Your best day: An interactive app to translate how time reallocations within a 24-hour day are associated with health measures

Dumuid, Dorothea, Olds, Timothy, Wake, Melissa, Lund Rasmussen, Charlotte, Pedišić, Željko, Hughes, Jim H., Foster, David J. R., Walmsley, Rosemary, Atkin, Andrew J. ORCID: https://orcid.org/0000-0002-3819-3448, Straker, Leon, Fraysse, Francois, Smith, Ross T., Neumann, Frank, Kenett, Ron S., Jarle Mork, Paul, Bennett, Derrick, Doherty, Aiden and Stanford, Ty (2022) Your best day: An interactive app to translate how time reallocations within a 24-hour day are associated with health measures. PLoS One, 17 (9). ISSN 1932-6203

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Abstract

Reallocations of time between daily activities such as sleep, sedentary behavior and physical activity are differentially associated with markers of physical, mental and social health. An individual’s most desirable allocation of time may differ depending on which outcomes they value most, with these outcomes potentially competing with each other for reallocations. We aimed to develop an interactive app that translates how self-selected time reallocations are associated with multiple health measures. We used data from the Australian Child Health CheckPoint study (n = 1685, 48% female, 11–12 y), with time spent in daily activities derived from a validated 24-h recall instrument, %body fat from bioelectric impedance, psychosocial health from the Pediatric Quality of Life Inventory and academic performance (writing) from national standardized tests. We created a user-interface to the compositional isotemporal substitution model with interactive sliders that can be manipulated to self-select time reallocations between activities. The time-use composition was significantly associated with body fat percentage (F = 2.66, P < .001), psychosocial health (F = 4.02, P < .001), and academic performance (F = 2.76, P < .001). Dragging the sliders on the app shows how self-selected time reallocations are associated with the health measures. For example, reallocating 60 minutes from screen time to physical activity was associated with -0.8 [95% CI -1.0 to -0.5] %body fat, +1.9 [1.4 to 2.5] psychosocial score and +4.5 [1.8 to 7.2] academic performance. Our app allows the health associations of time reallocations to be compared against each other. Interactive interfaces provide flexibility in selecting which time reallocations to investigate, and may transform how research findings are disseminated.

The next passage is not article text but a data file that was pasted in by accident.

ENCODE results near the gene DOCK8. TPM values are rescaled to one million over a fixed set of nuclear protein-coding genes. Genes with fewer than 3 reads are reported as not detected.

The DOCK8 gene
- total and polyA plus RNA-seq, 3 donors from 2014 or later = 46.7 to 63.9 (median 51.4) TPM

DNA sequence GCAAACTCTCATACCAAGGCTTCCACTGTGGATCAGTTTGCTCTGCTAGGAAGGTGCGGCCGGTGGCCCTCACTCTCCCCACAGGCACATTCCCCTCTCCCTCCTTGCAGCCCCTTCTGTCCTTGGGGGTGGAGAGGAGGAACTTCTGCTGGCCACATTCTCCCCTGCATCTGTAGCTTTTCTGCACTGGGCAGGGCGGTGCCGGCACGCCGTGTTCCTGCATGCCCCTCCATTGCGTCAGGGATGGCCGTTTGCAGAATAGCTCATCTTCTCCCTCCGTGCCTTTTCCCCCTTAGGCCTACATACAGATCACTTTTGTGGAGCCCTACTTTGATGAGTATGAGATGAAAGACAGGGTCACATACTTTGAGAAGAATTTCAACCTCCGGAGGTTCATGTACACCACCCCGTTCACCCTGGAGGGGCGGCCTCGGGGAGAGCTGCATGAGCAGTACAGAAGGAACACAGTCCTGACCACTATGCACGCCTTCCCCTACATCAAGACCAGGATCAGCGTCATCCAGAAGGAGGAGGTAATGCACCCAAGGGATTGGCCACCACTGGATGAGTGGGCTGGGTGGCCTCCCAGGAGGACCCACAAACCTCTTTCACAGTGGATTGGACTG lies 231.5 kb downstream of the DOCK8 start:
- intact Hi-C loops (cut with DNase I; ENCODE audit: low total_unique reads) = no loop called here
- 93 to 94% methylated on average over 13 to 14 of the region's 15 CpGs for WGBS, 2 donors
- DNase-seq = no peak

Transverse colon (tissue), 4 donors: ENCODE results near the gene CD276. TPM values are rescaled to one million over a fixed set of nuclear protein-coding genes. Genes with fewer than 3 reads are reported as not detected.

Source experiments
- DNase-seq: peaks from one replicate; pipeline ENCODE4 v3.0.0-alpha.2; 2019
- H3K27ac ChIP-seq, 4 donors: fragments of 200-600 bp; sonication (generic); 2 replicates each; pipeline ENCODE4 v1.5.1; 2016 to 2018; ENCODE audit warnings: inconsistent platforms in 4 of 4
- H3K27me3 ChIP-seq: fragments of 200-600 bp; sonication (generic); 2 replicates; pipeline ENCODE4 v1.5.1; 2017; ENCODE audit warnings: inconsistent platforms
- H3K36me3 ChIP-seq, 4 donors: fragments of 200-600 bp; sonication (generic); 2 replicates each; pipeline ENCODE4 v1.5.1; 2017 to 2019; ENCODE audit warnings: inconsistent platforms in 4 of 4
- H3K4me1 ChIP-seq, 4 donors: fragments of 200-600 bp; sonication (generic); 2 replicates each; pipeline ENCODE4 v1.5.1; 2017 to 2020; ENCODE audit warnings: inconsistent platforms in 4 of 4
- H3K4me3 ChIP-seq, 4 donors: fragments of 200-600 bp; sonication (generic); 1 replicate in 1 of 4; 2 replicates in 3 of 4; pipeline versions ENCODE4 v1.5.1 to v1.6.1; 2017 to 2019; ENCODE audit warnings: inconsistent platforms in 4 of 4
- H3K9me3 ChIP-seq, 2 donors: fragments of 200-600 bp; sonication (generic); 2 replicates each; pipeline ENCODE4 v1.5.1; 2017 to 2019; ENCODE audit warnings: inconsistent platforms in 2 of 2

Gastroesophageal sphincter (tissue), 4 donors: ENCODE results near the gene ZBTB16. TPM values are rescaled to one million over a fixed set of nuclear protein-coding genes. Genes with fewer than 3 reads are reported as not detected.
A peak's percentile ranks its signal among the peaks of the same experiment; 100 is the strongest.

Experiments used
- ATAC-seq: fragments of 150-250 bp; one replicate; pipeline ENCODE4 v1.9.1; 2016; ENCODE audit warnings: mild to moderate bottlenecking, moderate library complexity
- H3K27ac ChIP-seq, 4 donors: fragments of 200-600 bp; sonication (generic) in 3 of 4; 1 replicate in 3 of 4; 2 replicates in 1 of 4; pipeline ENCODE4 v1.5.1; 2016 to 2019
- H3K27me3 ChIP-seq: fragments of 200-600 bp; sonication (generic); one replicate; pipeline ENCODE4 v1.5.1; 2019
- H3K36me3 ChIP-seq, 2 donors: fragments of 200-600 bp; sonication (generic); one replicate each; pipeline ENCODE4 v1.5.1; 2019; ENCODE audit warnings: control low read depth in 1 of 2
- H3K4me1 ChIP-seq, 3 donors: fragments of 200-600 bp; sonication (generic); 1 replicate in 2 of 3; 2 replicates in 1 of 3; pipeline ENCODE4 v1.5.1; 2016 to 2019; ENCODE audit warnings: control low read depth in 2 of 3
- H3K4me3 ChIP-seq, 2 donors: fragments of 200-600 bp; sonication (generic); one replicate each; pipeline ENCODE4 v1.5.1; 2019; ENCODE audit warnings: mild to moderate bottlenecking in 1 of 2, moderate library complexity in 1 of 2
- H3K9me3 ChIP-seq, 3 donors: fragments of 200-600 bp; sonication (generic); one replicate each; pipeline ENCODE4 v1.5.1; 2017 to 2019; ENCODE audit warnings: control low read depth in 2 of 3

Item Type: Article
Additional Information: Funding Information: DD is supported by the Australian National Health and Medical Research Council (NHMRC) Early Career Fellowship APP1162166 and by the Centre of Research Excellence in Driving Global Investment in Adolescent Health funded by NHMRC APP1171981. MW is supported by NHMRC Principal Research Fellowship APP1160906. AD is supported by the Wellcome Trust [223100/Z/21/Z] and the National Institute for Health Research (NIHR) Oxford Biomedical Research Centre (BRC). RW is supported by a Medical Research Council Industrial trategy Studentship (grant number MR/S502509/1). This study was supported by NHMRC Ideas APP1186123. The CheckPoint study was supported by the NHMRC [APP1041352; APP1109355]; the National Heart Foundation of Australia [100660; The Royal Children’s Hospital Foundation [2014-241]; the Murdoch Children’s Research Institute (MCRI) [No award number available]; The University of Melbourne [No award number available]; the Financial Markets Foundation for Children [2014-055, 2016-310]; and the Australian Department of Social Services (DSS) [No award number available]. Research at the MCRI is supported by the Victorian Government’s Operational Infrastructure Support Program [No award number available]. The funders played no role in the study design, data collection and analysis, decision to publish, or preparation of the manuscript. This paper uses unit record data from Growing Up in Australia, the Longitudinal Study of Australian Children. The study is conducted in partnership between DSS, the Australian Institute of Family Studies (AIFS) and the Australian Bureau of Statistics (ABS). We thank the LSAC and CheckPoint study participants, staff and students for their contributions. The findings and views reported in this paper are solely those of the authors and should not be attributed to DSS, AIFS or the ABS. Dorothea Dumuid and Ty Stanford (University of South Australia) had full access to all the data in the study and take responsibility for the integrity of the data and the accuracy of the data analysis. REDCap (Research Electronic Data Capture) electronic data capture tools were used in this study. More information about this software can be found at: www.project-redcap.org.
Faculty \ School: Faculty of Medicine and Health Sciences > Norwich Medical School
Faculty of Medicine and Health Sciences > School of Health Sciences
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Depositing User: LivePure Connector
Date Deposited: 21 Oct 2022 14:41
Last Modified: 27 Oct 2022 11:30
URI: https://ueaeprints.uea.ac.uk/id/eprint/89263
DOI: 10.1371/journal.pone.0272343

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